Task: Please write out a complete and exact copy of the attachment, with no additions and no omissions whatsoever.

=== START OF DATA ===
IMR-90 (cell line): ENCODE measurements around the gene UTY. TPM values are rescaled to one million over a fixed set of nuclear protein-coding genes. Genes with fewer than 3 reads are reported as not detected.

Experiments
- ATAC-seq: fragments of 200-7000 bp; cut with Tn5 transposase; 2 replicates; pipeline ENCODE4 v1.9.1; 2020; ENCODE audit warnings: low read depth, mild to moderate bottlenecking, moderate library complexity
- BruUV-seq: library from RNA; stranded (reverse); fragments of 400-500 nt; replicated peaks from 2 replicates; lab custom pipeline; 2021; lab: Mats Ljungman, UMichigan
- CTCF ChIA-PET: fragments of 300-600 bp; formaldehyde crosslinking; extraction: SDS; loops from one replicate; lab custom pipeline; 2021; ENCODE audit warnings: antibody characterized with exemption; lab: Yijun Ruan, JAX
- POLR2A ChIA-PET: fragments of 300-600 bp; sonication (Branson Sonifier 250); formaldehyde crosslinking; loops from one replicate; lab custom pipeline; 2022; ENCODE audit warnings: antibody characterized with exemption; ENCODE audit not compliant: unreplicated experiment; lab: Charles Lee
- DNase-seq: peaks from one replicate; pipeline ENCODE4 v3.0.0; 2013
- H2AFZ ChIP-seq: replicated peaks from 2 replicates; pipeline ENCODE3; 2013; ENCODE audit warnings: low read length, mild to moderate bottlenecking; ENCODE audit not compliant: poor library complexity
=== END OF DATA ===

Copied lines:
IMR-90 (cell line): ENCODE measurements around the gene UTY. TPM values are rescaled to one million over a fixed set of nuclear protein-coding genes. Genes with fewer than 3 reads are reported as not detected.

Experiments
- ATAC-seq: fragments of 200-7000 bp; cut with Tn5 transposase; 2 replicates; pipeline ENCODE4 v1.9.1; 2020; ENCODE audit warnings: low read depth, mild to moderate bottlenecking, moderate library complexity
- BruUV-seq: library from RNA; stranded (reverse); fragments of 400-500 nt; replicated peaks from 2 replicates; lab custom pipeline; 2021; lab: Mats Ljungman, UMichigan
- CTCF ChIA-PET: fragments of 300-600 bp; formaldehyde crosslinking; extraction: SDS; loops from one replicate; lab custom pipeline; 2021; ENCODE audit warnings: antibody characterized with exemption; lab: Yijun Ruan, JAX
- POLR2A ChIA-PET: fragments of 300-600 bp; sonication (Branson Sonifier 250); formaldehyde crosslinking; loops from one replicate; lab custom pipeline; 2022; ENCODE audit warnings: antibody characterized with exemption; ENCODE audit not compliant: unreplicated experiment; lab: Charles Lee
- DNase-seq: peaks from one replicate; pipeline ENCODE4 v3.0.0; 2013
- H2AFZ ChIP-seq: replicated peaks from 2 replicates; pipeline ENCODE3; 2013; ENCODE audit warnings: low read length, mild to moderate bottlenecking; ENCODE audit not compliant: poor library complexity